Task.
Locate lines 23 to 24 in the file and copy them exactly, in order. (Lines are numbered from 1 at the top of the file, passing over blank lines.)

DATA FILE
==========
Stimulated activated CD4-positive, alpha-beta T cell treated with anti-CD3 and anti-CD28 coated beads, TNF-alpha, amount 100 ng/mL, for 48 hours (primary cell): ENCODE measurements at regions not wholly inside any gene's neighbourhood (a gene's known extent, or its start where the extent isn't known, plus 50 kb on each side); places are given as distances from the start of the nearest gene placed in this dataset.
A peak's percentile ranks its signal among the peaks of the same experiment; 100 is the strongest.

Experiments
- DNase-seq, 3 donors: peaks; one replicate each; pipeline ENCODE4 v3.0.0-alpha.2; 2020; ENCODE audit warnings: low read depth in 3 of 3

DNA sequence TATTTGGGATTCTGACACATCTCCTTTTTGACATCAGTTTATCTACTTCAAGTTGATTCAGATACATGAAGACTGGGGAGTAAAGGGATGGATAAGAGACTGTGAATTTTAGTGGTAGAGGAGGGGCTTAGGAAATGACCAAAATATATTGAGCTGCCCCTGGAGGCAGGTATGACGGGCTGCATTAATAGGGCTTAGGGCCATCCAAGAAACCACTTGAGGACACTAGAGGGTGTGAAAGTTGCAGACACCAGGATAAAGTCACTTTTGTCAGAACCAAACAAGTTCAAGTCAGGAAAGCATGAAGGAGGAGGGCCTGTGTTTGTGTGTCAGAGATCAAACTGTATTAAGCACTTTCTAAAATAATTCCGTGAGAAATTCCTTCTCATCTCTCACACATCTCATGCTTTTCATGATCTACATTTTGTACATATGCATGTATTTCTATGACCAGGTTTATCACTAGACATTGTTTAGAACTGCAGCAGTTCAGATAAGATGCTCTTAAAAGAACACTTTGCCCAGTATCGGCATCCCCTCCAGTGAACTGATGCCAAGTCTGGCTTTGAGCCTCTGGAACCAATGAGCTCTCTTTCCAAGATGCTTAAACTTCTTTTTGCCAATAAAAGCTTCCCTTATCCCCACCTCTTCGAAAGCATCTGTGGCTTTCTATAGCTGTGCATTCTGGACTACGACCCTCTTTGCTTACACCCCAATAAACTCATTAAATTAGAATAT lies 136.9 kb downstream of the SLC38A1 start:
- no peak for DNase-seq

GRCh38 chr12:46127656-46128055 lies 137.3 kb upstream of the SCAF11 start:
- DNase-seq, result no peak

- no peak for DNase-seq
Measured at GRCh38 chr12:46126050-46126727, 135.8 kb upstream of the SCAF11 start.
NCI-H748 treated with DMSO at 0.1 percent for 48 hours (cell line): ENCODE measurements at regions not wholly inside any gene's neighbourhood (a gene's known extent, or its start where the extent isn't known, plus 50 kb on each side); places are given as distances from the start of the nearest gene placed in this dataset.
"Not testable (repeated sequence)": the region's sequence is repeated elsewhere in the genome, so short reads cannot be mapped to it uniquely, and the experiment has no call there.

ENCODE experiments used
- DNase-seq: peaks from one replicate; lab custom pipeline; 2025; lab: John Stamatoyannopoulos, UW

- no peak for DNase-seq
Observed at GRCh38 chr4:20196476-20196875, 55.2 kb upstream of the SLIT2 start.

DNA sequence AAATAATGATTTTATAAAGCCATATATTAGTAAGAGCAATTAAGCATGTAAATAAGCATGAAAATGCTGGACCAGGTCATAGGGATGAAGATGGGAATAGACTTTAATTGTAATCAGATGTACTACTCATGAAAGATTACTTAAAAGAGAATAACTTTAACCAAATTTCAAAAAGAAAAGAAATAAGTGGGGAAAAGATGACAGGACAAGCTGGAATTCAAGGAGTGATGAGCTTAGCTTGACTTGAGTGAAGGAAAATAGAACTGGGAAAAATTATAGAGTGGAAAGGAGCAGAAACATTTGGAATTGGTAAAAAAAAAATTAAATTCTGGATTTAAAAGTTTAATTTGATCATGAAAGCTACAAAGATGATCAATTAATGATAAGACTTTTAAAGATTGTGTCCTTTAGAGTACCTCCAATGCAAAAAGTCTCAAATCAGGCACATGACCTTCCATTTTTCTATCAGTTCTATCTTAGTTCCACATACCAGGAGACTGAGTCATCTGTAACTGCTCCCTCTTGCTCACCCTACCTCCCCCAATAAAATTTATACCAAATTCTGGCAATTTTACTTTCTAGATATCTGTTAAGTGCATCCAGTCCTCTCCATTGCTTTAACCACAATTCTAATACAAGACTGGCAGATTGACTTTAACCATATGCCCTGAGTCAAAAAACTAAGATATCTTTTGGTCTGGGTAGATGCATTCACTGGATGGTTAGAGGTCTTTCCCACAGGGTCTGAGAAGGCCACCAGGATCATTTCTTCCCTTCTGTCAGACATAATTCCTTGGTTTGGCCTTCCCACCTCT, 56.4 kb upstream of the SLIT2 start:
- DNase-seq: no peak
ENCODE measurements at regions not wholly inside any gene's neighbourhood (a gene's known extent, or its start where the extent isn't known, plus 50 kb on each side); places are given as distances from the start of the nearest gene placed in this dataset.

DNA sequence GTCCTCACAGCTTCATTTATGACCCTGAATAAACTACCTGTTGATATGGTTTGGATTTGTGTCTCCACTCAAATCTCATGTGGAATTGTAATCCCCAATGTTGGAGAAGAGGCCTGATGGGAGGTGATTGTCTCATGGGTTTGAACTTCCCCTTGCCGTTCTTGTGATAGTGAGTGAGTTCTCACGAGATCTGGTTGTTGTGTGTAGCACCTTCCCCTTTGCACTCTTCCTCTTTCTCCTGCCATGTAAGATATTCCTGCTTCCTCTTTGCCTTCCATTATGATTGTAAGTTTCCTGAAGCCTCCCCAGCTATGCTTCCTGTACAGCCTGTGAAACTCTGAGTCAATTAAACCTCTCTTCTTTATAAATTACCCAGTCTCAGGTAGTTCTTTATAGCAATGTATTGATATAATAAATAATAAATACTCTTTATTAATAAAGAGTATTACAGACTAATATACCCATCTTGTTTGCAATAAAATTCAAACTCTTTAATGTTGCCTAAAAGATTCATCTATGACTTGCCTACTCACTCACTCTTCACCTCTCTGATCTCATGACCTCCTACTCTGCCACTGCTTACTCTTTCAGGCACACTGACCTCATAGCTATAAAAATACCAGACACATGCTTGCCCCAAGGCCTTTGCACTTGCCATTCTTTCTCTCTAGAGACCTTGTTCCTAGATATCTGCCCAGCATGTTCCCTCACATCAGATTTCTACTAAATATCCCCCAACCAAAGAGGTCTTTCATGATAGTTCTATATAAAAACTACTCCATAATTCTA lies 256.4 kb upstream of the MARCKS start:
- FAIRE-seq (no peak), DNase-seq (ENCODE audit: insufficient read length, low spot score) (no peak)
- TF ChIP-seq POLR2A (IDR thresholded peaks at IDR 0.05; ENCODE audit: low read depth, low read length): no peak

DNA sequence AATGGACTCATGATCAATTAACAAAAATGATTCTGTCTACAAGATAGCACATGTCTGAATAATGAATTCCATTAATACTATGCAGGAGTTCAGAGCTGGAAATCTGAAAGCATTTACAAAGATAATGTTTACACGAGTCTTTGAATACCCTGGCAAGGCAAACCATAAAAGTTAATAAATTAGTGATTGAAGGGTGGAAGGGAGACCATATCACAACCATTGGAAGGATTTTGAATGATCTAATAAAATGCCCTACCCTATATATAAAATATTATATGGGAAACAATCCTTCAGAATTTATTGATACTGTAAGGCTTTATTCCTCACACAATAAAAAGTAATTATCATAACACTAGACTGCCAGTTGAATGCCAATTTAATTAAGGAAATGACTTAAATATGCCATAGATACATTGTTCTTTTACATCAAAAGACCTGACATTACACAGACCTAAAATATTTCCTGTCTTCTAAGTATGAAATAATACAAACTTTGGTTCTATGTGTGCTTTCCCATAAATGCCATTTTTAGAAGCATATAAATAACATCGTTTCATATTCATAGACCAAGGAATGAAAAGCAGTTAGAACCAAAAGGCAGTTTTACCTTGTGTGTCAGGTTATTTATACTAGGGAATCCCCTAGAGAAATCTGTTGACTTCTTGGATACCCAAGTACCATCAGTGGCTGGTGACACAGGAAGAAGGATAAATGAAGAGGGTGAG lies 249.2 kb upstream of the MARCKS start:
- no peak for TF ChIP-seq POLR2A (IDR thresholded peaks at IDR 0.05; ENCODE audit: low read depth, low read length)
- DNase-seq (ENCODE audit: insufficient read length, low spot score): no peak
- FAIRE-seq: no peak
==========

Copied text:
DNA sequence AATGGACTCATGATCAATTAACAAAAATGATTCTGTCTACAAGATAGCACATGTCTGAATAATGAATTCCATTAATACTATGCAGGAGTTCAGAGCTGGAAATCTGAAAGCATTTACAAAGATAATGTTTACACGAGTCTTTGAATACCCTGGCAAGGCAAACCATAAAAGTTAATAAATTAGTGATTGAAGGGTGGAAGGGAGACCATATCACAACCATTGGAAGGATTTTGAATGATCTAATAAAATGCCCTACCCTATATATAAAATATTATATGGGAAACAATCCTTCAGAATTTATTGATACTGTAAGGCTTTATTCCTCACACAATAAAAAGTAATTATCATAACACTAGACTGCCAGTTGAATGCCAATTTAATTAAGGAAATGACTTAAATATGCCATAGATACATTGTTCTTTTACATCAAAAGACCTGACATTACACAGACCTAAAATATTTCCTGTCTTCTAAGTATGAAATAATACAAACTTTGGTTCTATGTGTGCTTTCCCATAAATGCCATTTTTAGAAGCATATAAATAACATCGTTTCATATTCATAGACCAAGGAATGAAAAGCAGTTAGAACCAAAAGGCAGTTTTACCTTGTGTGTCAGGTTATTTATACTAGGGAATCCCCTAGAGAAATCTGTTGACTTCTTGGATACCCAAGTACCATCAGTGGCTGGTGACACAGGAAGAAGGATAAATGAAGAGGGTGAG lies 249.2 kb upstream of the MARCKS start:
- no peak for TF ChIP-seq POLR2A (IDR thresholded peaks at IDR 0.05; ENCODE audit: low read depth, low read length)